Known for surreal scenes drawing on images from modernist art and Old Master paintings, Beijing-based painter Liu Ye has arisen as a market force in Asia, ranking first among contemporary artists for the Hong Kong summer auction series this season.
With a style influenced by state censorship in China during his childhood in the years after the Cultural Revolution, Liu’s autobiographical work documents the sociopolitical transition in China. Unlike some of his contemporaries, Chinese artists who coalesced into schools known as Cynical Realism or Political Pop which were characterized by satire and political dissidence, Liu Ye’s practice developed independently, in part due to a four-year stint in Germany in the early 1990s and an residency in Amsterdam in his early career.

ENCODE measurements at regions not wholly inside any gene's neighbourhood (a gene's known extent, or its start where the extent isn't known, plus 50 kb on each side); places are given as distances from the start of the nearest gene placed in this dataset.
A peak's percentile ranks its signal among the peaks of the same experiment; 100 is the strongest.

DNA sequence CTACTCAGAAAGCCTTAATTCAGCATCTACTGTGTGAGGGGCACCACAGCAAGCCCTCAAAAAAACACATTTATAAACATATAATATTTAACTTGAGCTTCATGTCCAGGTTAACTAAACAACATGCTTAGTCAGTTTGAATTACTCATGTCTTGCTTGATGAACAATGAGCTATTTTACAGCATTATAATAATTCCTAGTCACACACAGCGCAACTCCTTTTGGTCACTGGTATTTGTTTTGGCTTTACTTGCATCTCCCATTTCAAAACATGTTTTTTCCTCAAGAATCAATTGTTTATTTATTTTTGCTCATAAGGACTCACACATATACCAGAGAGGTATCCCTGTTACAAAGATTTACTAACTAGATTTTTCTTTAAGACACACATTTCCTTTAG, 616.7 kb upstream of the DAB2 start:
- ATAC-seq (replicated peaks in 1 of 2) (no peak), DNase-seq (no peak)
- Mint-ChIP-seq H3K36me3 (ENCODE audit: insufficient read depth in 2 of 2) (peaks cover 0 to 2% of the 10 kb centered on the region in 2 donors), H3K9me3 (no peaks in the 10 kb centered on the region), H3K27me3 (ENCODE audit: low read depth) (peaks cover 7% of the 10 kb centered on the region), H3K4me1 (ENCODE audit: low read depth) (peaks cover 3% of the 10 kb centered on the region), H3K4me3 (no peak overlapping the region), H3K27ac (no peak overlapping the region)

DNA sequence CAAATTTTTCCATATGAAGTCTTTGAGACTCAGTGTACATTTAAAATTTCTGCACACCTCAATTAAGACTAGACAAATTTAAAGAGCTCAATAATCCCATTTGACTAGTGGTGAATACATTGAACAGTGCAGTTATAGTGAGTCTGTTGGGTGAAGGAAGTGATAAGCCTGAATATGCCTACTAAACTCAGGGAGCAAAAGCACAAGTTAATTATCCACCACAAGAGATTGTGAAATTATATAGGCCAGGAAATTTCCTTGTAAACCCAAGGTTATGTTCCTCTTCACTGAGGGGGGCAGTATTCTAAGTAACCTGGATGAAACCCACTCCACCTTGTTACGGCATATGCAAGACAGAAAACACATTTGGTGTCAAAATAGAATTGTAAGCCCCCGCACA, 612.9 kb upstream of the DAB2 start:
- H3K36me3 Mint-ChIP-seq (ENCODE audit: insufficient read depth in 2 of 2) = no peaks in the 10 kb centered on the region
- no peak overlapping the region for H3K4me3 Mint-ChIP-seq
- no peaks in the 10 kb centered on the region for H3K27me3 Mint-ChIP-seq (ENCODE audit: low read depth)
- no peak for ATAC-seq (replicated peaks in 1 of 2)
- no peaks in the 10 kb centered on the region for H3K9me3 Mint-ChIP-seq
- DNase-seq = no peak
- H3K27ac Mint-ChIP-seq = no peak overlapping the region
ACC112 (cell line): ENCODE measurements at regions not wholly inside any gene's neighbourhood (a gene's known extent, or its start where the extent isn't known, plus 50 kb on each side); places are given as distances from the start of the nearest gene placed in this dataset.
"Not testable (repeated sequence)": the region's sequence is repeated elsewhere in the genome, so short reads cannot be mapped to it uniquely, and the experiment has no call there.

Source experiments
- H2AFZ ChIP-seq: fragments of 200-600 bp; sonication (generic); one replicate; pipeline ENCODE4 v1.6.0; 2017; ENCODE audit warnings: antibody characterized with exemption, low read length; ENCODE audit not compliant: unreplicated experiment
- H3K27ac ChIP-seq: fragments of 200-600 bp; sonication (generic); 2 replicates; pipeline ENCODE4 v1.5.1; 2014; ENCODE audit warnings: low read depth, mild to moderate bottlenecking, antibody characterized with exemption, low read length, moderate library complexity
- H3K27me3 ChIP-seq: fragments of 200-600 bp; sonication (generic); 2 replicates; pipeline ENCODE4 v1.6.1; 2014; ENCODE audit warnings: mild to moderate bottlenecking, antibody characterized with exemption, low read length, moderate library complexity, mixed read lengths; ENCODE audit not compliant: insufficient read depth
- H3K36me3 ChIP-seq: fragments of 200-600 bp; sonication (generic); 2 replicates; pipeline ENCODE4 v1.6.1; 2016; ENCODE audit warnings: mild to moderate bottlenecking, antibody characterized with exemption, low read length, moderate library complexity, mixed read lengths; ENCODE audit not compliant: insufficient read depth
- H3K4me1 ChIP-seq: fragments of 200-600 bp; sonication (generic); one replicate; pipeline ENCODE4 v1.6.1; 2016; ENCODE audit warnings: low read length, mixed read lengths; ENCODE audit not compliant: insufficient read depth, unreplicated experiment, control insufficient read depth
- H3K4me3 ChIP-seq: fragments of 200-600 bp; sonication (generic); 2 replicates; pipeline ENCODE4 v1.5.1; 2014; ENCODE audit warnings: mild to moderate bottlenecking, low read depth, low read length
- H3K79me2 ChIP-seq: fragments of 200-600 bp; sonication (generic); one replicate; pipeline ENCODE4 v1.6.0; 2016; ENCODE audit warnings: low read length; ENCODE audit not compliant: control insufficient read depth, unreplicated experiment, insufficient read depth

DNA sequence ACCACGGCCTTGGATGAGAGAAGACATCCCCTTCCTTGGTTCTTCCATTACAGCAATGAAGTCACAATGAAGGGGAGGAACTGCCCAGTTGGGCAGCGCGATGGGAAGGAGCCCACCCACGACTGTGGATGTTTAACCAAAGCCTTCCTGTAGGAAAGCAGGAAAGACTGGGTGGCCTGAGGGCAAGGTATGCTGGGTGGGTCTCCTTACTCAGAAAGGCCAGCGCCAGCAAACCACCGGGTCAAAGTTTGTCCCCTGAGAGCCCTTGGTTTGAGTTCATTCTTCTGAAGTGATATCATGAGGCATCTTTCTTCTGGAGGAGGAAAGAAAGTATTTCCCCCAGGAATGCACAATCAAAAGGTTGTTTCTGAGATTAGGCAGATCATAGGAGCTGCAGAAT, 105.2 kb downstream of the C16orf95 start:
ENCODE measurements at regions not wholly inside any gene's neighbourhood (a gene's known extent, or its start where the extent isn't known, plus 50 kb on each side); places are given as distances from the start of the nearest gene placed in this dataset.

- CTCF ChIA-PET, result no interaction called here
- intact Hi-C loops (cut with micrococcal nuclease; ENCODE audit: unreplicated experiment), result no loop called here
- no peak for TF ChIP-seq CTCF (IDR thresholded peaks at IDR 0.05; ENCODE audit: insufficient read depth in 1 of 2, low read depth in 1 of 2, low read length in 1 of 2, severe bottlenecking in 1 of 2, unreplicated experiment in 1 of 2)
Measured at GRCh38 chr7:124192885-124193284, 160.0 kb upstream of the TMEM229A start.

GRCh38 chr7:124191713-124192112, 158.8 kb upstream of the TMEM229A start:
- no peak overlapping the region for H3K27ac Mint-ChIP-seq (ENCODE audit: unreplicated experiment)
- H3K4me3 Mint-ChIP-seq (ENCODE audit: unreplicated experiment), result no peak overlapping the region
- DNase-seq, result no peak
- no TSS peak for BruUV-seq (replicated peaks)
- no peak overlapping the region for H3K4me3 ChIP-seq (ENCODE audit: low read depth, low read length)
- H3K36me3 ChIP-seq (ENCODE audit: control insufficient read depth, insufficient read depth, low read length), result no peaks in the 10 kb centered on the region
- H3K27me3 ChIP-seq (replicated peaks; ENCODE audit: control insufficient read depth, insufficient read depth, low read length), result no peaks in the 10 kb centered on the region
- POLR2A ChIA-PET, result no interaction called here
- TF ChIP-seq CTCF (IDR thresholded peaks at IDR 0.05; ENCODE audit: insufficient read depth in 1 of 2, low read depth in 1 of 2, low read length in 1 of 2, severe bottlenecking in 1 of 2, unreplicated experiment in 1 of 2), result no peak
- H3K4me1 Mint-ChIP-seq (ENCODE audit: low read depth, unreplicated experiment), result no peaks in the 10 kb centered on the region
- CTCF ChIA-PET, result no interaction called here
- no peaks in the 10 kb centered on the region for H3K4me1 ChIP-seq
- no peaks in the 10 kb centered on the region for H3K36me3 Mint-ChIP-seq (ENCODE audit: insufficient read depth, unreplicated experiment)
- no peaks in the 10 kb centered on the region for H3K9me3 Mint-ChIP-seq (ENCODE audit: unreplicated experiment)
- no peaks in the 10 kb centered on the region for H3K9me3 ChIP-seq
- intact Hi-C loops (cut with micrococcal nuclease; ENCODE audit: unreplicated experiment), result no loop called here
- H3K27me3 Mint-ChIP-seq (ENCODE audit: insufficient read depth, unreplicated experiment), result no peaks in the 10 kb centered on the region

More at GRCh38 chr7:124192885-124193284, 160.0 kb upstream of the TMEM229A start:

The artist has drawn a strong following among Asian and European collectors. Accordingly, there has been a good amount of institutional attention paid to him in both China and Europe. His works were featured in the main exhibition of the 57th Venice Biennale in 2017. One year later, Liu was the subject of a solo survey at Shanghai’s Prada Rong Zhai, which showcased a group of works from 1992 and after; the show later traveled to Milan’s Fondazione Prada, where it recently reopened following a coronavirus lockdown.
Market specialists point to the 2018 Prada show as a turning point for the artist. “The Prada exhibition in Shanghai,” said Isaure de Viel Castel, Head of 20th Century & Contemporary Art for Phillips Asia, “was an eye-opening moment for a younger generation of collectors.”
More recently, the Western blue-chip galleries have increased attention to Chinese contemporary artists. In 2019, David Zwirner added Liu Ye to its roster, making it the second U.S. gallery to take on the artist, after Sperone Westwater who showcased the artist three times between 2006 and 2012. Zwirner will mount a solo show of Liu’s work in November in New York and publish catalogue raisonne of his new book series.